Recently, Cynthia Tinapple, a long-time polymer clay artist/teacher/writer/curator, told about a recent visitor who said she “loved polymer clay.”
Cynthia was caught off-guard. Usually, we polymer clay users jump “defend” our choice of medium. This visitor acknowledged it, respected it, and praised it, all without prompting.
Polymer clay is an amazingly versatile, adaptable, and accessible art medium. And like any other medium, you can use it to make crap, or to make something astonishingly beautiful.
It was originally used in Germany as an art doll medium, and well-respected.
But when it was originally marketed in the U.S., it was framed as a simple clay for children and amateurs to use, especially Sculpey: Supersoft, easy to work, quick to fire in an ordinary toaster oven.
Those of us who worked with it soon found ourselves constantly judged as “less than”…. Less than “earth clay” artists. We worked in “plastic”. It was cheap, and it broke easily. I remember my first little craft fair, featuring pens I’d covered in patterned mosaic polymer, selling for a few bucks. A couple stopped by, and the guy picked one up. “What is it?” his partner asked, and he responded in disgust, “A cheap pen covered in plastic.” He put the pen down and walked away.
I felt flatter than a pancake.
Innovators like the late Tory Hughes (who inspired my faux ivory work), City Zen Cane, Kathleen Dustin, and many others, soon showed us what could be done with this material.
Still, the stigma remained.
Years ago, I noticed a disheartening phenomenon: Whenever a booth/studio visitor picked up my work and asked what it was, I’d reply brightly, “It’s polymer clay!”
And they would put it down again and move away.
I realized I had to reframe what this material meant to me, and why I chose to work with it.
First, I created a few small “sample” card of things I’ve made with the clay. There are faux bones and pebbles, mosaics and buttons, pieces of turquoise, coral, and amber, tiny fish and other wonders, all arranged attractively and attached to a piece of poster board.
Then there is my “Welcome to my world!” sign next to it.
I’m much wordier when I talk about it. I show them the little sign-with-samples that’s now an instant attention-getter in my studio and at shows.
I remark on what a miracle it is to have this material in the world at the same time in history that I’m in the world.
I put a little horse, or bear, into their hands, and tell them the story of a customer who chose her horse necklace based on how it felt in their hand.
I show them the grain, and tell them about the guy I met at the Boston Gift Show years ago, who owned a company that makes artifact reproductions for museum gift stores, who said they can’t make a scrimshaw reproduction that so beautifully mimics ivory like I do.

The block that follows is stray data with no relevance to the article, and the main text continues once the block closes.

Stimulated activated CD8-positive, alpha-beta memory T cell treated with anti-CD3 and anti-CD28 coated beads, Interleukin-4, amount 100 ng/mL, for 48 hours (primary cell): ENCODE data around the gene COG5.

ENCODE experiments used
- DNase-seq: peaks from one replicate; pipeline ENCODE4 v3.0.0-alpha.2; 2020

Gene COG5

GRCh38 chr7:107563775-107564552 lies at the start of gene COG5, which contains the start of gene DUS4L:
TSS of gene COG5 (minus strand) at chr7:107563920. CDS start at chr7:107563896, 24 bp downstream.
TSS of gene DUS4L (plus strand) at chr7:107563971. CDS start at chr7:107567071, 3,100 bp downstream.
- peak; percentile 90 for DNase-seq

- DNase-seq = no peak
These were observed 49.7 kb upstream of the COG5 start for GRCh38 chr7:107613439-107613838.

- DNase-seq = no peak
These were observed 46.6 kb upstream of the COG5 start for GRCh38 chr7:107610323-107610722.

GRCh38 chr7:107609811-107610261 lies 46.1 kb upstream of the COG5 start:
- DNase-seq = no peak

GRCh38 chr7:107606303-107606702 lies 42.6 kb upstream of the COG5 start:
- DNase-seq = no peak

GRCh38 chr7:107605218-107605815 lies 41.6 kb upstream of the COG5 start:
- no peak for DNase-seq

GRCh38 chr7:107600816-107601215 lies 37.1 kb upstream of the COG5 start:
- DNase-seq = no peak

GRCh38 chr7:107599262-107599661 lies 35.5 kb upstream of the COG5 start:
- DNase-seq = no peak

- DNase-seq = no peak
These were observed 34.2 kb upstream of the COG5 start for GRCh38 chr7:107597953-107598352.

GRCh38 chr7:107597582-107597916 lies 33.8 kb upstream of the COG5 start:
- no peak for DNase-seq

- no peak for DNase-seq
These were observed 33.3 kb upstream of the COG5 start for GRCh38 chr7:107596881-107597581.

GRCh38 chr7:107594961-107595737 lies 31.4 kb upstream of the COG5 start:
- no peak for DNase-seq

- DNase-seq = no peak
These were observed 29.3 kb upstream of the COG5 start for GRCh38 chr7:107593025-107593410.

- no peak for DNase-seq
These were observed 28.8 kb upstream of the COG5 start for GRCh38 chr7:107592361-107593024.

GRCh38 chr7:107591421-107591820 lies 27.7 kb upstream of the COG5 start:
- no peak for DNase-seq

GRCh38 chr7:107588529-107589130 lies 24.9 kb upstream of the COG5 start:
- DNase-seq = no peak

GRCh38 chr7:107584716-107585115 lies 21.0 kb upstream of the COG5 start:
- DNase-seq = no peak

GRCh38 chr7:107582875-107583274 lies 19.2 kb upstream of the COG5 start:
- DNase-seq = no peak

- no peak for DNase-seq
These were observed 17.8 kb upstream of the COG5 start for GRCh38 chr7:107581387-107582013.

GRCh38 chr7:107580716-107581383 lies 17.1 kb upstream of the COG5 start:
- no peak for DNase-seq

I share how important it is to make “bones” and “ivory” without harming animals, a choice that better reflects our modern times.
And I always add, “It’s not what the material isit’s what you do with it.
So once again, I am grateful to all the innovators and early-adaptors of polymer clay, for curators like Cynthia and others, new teachers who share their expertise and knowledge about this amazing medium, and the amazing, talented, unique artists who have chosen it to work with.  Thank you!!!
I would show you the sample card, but I’m not sure where it is right now. I’m moving to a new studio in a few weeks, and my space is filled with boxes, packing tape, and boxes marked like this:
moving studio box
Yes, I have a small collection of puppets in my studio. I LOVE THEM!!!
Which reminds me of when we packed for our move to California four years ago, and Jon labeled THIS box:
moving
I love this man. He always makes me laugh!

It is the fourth time I’ve moved my studio in four years, and we also moved our home twice times in four years.  I’m a lit-tul bit exhausted. But I think I see some light at the end of the tunnel!

STAY IN TOUCH: Newsletter Tips for Artists

This post is by Luann Udell, regular contributing author for FineArtViews. She’s blogged since 2002 about the business side–and the spiritual inside–of art. She says, “I share my experiences so you won’t have to make ALL the same mistakes I did….”  For ten years, Luann also wrote a column (“Craft Matters”) for The Crafts Report magazine (a monthly business resource for the crafts professional) where she explored the funnier side of her life in craft. She’s a double-juried member of the prestigious League of New Hampshire Craftsmen (fiber & art jewelry). Her work has appeared in books, magazines, and newspapers across the country and she is a published writer